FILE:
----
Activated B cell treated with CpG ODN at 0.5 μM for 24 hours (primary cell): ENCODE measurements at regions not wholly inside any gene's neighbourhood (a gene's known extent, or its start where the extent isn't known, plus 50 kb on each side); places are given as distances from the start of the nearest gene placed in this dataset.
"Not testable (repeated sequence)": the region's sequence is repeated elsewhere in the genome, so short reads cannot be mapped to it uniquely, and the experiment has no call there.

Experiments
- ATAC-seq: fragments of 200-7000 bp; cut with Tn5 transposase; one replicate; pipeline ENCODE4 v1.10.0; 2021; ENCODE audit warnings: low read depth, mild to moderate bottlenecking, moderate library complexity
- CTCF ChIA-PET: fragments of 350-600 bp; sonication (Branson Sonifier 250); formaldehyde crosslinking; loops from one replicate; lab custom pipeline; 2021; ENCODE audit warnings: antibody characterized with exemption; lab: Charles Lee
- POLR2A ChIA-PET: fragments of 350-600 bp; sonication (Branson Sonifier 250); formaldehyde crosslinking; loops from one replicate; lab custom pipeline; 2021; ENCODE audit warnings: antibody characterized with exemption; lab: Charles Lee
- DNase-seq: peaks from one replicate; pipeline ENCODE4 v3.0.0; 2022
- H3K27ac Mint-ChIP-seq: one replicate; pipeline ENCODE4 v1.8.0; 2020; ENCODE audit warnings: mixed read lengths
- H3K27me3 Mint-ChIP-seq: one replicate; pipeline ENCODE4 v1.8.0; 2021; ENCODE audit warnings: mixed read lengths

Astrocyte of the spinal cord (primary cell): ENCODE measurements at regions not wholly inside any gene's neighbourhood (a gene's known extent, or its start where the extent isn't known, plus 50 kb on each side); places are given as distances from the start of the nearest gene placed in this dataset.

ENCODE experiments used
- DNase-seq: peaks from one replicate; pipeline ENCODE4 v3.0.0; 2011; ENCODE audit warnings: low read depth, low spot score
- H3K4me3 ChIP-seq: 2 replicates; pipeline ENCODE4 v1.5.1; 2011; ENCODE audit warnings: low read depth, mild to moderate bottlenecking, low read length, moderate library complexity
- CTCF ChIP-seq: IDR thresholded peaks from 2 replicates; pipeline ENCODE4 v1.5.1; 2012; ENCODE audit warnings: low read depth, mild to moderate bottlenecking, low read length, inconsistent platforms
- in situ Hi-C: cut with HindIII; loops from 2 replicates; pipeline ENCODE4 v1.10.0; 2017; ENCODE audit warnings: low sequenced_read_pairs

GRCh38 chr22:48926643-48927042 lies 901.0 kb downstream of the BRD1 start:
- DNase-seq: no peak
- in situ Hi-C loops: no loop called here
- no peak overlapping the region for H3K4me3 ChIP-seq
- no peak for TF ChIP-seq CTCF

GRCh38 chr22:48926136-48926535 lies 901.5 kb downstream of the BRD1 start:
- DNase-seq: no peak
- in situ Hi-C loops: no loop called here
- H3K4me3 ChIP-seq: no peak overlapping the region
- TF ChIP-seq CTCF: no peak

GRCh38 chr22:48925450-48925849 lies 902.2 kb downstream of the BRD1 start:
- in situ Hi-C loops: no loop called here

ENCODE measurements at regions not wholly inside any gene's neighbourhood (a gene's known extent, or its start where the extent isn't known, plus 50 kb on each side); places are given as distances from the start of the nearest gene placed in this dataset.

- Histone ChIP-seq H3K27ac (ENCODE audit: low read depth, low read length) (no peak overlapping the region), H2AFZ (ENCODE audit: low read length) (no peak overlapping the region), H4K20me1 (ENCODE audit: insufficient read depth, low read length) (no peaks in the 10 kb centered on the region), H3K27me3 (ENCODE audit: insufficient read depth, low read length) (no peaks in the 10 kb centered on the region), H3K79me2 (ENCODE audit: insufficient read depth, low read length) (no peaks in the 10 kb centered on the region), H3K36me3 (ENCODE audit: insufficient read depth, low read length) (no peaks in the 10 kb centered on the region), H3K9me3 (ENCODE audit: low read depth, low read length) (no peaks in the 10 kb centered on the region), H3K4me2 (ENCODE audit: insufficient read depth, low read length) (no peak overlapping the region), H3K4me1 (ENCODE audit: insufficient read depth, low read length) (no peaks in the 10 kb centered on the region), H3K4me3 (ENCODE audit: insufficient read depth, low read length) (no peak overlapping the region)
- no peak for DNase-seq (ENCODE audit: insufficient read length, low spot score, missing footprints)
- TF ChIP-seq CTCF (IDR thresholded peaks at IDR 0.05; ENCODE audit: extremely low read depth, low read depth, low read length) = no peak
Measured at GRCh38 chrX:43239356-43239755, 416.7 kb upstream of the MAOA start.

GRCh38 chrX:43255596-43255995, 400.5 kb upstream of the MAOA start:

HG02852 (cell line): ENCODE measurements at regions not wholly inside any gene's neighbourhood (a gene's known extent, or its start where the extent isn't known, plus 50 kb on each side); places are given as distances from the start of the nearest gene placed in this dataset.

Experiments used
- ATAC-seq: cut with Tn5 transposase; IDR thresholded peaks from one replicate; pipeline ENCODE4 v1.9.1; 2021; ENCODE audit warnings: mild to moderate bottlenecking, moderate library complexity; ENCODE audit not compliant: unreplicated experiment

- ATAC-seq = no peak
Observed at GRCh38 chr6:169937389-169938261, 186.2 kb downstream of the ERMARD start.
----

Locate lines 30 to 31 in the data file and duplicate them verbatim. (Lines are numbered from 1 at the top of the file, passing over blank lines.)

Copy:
- no peak for DNase-seq (ENCODE audit: insufficient read length, low spot score, missing footprints)
- TF ChIP-seq CTCF (IDR thresholded peaks at IDR 0.05; ENCODE audit: extremely low read depth, low read depth, low read length) = no peak